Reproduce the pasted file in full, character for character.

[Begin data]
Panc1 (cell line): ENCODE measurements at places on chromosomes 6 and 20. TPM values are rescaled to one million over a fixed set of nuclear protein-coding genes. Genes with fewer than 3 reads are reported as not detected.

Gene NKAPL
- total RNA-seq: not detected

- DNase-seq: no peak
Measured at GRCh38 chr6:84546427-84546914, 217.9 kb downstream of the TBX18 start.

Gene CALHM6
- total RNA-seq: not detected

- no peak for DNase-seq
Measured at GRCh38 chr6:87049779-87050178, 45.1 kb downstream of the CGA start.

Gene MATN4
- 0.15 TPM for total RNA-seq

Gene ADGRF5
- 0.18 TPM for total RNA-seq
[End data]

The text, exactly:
Panc1 (cell line): ENCODE measurements at places on chromosomes 6 and 20. TPM values are rescaled to one million over a fixed set of nuclear protein-coding genes. Genes with fewer than 3 reads are reported as not detected.

Gene NKAPL
- total RNA-seq: not detected

- DNase-seq: no peak
Measured at GRCh38 chr6:84546427-84546914, 217.9 kb downstream of the TBX18 start.

Gene CALHM6
- total RNA-seq: not detected

- no peak for DNase-seq
Measured at GRCh38 chr6:87049779-87050178, 45.1 kb downstream of the CGA start.

Gene MATN4
- 0.15 TPM for total RNA-seq

Gene ADGRF5
- 0.18 TPM for total RNA-seq